Kakadu National Park
Australia

A camping trip in Kakadu National Park is more comfortable than you might think!

At the top end of the Northern Territory, Australia, 200 kilometers east of Darwin, is Kakadu National Park, Australia’s largest National Park. More than one-third of Australia’s bird species plus ferocious crocodiles, kangaroos, wallabies, fish and dangerous snakes live here.

This is another one of those places the then-husband saw on the National Geographic channel and decided we needed to see.

Kakadu National Park, Australia

The real camping story

Luckily AAT King’s Adventure Tours made camping out in Kakadu National Park a relatively comfortable experience.

A camping van in Kakadu National Park, AustraliaCamping in Kakadu in a Mercedes-Benz RV

We traveled in a self-contained, Mercedes-Benz military-type RV, custom-designed for this kind of adventure. One third of the back end stored tents, tools, sleeping bags, sleeping mats, luggage, food and water. 

Woman standing next to an RV in Kakadu National Park, Australia

One side of the vehicle flipped down to become a cooking area for meal preparations.

Our guide, Steve, told us they’d named it, “Huey.”

You could tell we were married because every evening we were the last to have our tent pitched, while we “discussed” which peg went where, which tool did what, and the proper way to erect the tent.

Man standing in front of a small tent in Kakadu National Park, AustraliaSmall tent in Kakadu

I was grateful that the tents had sealed floors, because Australia is known for having lots of deadly spiders and snakes.

Kakadu National Park, Australia

Kakadu National Park

One of our first stops was to swim at Wangi Falls, where parts of the movie, “Crocodile Dundee” were filmed. 

Crocodile in Kakadu National Park, AustraliaA croc!

Everywhere there is water we see BIG crocodiles. Interestingly, one of the pontoon cruises we took was on a waterway called the East Alligator River.

Crocodile in Kakadu National Park, Australia

Every day was a new adventure in this vast (20,000 square kilometers) National Park (also called Arnem Land) full of rivers, plains, wetlands and escarpments abundant with wildlife.

Billabong in Kakadu National Park, AustraliaIn a covered pontoon boat we explored the Yellow Water Billabong

A billabong is a body of water - not always small - that appears in a a creek bed or low area only during the rainy season; as floodwaters dry up seasonally so usually does a billabong. The word originated in a native Australian language from the words billa for river and bong for dead.

Termite nests in Kakadu National Park, AustraliaTermite nests

In open areas, termite nests grow to become huge, impressive towers.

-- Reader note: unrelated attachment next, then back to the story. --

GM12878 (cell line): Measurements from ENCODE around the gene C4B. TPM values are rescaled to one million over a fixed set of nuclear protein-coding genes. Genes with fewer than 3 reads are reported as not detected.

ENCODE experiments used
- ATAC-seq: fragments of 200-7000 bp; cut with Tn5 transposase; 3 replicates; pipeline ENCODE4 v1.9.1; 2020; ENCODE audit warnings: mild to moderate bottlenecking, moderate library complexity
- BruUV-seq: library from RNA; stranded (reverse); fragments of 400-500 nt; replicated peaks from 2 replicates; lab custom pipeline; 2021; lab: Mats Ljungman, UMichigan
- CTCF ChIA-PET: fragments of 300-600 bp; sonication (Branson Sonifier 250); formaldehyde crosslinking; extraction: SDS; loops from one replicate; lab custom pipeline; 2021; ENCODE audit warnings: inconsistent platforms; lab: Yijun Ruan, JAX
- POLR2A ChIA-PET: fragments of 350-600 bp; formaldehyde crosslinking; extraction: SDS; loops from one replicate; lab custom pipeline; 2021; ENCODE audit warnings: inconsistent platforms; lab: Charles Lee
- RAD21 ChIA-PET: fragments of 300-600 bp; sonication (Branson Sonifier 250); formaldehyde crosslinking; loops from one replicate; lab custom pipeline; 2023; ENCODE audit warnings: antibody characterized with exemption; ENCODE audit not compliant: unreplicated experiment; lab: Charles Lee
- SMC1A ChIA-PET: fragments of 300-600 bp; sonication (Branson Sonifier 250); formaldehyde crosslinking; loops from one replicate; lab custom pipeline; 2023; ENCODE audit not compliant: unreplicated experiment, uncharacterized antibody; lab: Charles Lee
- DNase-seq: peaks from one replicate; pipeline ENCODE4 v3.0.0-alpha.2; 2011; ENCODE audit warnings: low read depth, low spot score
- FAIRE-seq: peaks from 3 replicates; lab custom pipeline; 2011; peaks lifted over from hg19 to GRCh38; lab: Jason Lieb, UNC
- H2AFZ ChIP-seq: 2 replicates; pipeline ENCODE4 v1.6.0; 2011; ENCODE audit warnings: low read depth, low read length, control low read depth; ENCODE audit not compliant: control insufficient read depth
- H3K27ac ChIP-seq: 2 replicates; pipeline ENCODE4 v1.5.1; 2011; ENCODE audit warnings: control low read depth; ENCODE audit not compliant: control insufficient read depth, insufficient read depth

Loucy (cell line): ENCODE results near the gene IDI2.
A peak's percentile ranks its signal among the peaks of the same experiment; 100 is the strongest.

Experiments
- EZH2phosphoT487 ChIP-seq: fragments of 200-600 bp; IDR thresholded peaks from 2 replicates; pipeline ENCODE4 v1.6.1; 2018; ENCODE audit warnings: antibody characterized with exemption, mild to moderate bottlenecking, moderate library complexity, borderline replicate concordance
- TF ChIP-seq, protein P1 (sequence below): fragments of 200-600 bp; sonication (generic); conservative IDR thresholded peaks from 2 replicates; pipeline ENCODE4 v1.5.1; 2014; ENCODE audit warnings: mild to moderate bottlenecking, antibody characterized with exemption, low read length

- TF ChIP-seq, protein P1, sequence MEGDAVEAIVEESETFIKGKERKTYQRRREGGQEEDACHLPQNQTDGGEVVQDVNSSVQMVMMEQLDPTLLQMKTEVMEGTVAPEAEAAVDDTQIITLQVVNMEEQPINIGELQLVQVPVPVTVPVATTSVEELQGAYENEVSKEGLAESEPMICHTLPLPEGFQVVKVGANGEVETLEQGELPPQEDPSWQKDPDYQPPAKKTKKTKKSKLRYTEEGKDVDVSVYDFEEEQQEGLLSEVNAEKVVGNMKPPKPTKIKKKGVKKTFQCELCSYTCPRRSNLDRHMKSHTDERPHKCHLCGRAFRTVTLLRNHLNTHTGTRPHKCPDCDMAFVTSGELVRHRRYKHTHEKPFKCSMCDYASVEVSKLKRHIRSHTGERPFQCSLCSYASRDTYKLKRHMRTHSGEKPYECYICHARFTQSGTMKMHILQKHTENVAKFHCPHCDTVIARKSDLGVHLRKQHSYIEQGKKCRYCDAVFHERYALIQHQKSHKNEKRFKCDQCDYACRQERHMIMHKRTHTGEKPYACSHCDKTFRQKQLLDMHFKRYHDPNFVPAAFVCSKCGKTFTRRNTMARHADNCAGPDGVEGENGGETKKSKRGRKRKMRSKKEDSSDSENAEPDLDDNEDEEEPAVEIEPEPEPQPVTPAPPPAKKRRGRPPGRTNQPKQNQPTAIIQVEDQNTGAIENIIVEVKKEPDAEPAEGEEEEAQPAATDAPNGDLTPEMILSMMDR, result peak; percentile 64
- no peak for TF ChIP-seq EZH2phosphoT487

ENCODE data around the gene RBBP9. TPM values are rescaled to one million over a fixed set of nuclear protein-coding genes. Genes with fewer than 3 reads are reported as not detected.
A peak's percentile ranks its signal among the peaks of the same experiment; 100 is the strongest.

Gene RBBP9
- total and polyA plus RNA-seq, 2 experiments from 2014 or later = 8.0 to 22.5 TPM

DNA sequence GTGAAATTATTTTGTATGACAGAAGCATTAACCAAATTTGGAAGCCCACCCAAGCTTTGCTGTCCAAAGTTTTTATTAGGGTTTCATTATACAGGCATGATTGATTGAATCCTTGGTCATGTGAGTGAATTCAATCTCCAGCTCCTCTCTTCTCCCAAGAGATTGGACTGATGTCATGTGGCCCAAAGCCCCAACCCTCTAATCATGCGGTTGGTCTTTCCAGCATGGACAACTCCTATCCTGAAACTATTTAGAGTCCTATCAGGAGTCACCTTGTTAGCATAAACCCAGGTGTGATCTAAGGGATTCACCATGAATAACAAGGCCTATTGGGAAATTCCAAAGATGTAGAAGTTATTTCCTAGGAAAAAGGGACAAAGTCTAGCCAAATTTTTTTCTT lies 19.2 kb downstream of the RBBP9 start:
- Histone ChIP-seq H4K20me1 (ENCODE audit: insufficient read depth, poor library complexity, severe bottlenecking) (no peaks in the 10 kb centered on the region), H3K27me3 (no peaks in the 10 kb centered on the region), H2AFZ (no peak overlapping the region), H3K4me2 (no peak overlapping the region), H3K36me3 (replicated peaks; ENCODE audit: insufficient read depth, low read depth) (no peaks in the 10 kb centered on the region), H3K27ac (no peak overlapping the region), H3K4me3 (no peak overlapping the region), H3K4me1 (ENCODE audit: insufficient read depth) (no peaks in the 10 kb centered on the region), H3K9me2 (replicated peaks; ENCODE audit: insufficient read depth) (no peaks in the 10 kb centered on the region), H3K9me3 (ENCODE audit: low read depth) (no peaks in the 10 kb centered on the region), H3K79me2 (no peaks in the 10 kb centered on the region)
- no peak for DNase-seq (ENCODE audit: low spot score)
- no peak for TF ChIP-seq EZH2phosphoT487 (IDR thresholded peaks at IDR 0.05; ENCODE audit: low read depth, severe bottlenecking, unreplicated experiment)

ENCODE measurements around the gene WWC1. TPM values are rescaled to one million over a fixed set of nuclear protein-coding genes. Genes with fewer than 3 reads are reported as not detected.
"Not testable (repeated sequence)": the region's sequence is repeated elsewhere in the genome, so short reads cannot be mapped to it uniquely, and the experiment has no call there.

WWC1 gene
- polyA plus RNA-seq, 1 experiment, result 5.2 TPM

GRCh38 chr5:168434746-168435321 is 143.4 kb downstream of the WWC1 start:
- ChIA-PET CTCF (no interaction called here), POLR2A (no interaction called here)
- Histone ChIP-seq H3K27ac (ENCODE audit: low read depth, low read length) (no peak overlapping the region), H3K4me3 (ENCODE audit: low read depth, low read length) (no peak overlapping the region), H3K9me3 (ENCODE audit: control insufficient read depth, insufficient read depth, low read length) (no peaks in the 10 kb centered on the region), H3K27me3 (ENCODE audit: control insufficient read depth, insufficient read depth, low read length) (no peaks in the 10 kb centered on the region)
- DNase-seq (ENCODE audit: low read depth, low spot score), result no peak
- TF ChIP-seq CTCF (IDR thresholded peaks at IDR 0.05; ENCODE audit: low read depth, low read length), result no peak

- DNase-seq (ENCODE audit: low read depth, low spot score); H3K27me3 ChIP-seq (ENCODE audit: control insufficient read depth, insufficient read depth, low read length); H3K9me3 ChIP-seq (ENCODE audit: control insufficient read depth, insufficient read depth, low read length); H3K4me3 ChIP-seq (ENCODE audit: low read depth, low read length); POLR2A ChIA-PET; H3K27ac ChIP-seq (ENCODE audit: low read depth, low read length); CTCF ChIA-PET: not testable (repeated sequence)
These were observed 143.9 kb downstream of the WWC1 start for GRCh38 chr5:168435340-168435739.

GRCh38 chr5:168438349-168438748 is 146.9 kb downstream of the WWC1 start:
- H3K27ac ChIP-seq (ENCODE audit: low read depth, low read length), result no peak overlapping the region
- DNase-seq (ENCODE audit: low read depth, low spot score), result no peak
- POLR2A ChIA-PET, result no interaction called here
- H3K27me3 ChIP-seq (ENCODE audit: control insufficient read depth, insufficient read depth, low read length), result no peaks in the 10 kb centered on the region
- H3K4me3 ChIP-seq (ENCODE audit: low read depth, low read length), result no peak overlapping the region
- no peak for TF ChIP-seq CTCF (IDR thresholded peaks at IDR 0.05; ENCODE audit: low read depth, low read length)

Huge termite nest in Kakadu National Park, Australia

Our guide Steve, posed with us in front of a typical Australian termite nest in this area.

Kakadu National Park

Kakadu National Park, AustraliaA White Sea Eagle

A highlight of camping in Kakadu National Park was a visit to a sanctuary for endangered White Sea Eagles.

Kakadu National Park, AustraliaA White Sea Eagle nest in Kakadu.
Kakadu National Park, Australia

From the top of Ubirr is a stunning view of the wetlands and escarpment country below.

Flooded road in Kakadu National Park, Australia

It’s common to see roads like this in Kakadu flooded at certain times of the year.

This can be dangerous for Aboriginal residents as crocodiles may be in even the shallowest water.

Monsoon rains alternately flood the plains, turning them green after the sun that scorches it dry. This area is actually called The Monsoon Forest.

Kakadu National Park

Kakadu National Park, AustraliaArnhem Land

This part of Kakadu, called Arnhem Land, is entirely owned by Aboriginal people who maintain a strong indigenous culture here.

Kakadu National Park, AustraliaAboriginal rock art

Steve points to rock art dating back 50,000 years. Kakadu National Park has the highest concentration of Aboriginal rock art in Australia.

We hike around Ubirr to see these petroglyphs.

Aboriginal cave art Kakadu National Park, Australia
Aboriginal art in Kakadu National Park, Australia

Lunch is served buffet-style from the side of “Huey” that serves as Robyn’s kitchen.

Serving lunch outdoors in Kakadu National Park, AustraliaLunch is served!

Steven and Robyn make tea by the “Outbackl” method.

A billy can for tea over a fire in Kakadu National Park, AustraliaMaking tea in a billy can

I couldn’t resist photographing Steve’s knees as he drove. :)

Kakadu National Park, AustraliaSteve's knees.

Australia’s Kakadu National Forest is one of the world’s largest great conservation reserves.

Carolyn V. Hamilton, Former Editor


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